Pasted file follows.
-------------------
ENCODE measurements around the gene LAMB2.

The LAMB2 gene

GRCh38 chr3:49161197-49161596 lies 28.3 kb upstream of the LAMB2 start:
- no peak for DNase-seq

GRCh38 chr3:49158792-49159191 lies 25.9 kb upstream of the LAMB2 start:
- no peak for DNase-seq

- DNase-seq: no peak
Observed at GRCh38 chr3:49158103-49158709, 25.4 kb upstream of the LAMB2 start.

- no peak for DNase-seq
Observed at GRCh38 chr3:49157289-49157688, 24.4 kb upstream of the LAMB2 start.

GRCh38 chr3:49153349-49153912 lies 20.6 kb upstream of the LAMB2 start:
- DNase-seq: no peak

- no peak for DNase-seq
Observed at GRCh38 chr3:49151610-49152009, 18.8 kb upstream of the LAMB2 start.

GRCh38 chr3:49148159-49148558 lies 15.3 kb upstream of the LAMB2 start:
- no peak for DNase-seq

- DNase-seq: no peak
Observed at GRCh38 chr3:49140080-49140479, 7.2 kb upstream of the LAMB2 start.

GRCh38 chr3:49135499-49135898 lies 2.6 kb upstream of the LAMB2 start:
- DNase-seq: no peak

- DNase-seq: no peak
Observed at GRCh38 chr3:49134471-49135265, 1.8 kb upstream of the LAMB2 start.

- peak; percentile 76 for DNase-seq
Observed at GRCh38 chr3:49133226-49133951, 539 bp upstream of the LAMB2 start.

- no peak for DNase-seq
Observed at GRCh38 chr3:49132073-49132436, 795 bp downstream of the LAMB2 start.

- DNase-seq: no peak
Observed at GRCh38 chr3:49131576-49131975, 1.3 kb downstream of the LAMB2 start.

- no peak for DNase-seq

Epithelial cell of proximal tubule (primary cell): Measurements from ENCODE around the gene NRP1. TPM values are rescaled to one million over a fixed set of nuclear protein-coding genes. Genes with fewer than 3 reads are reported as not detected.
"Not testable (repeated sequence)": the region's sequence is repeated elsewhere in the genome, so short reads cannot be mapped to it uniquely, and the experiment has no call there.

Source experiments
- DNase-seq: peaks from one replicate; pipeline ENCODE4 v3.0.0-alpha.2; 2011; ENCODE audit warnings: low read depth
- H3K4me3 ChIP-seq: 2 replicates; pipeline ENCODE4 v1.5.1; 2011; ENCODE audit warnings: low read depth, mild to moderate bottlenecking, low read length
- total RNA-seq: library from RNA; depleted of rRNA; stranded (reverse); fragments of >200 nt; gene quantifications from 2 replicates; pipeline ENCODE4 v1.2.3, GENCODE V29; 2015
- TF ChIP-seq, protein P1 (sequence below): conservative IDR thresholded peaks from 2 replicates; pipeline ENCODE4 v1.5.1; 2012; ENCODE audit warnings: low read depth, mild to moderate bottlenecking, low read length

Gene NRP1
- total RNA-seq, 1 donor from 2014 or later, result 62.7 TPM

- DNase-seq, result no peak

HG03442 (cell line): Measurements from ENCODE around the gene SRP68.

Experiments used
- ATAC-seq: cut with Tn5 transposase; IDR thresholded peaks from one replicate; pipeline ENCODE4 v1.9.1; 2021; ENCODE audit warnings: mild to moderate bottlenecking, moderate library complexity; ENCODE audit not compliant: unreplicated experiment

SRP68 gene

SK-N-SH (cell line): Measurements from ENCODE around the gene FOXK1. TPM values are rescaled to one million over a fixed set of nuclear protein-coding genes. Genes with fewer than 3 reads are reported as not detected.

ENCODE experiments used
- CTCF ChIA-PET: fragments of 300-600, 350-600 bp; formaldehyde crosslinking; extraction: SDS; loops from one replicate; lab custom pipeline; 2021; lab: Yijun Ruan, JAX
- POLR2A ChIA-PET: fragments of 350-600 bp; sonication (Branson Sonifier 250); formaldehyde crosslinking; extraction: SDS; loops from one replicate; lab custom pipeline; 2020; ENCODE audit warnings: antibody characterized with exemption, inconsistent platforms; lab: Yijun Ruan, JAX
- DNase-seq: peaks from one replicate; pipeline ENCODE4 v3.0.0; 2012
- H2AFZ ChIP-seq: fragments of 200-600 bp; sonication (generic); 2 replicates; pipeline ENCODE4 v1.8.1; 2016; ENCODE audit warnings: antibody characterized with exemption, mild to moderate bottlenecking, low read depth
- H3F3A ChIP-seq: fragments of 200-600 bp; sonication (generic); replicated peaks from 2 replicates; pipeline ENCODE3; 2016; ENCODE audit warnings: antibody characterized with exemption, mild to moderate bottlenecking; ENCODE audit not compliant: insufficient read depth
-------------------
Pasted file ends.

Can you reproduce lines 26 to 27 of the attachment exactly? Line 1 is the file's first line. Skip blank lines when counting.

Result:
Observed at GRCh38 chr3:49132073-49132436, 795 bp downstream of the LAMB2 start.

- DNase-seq: no peak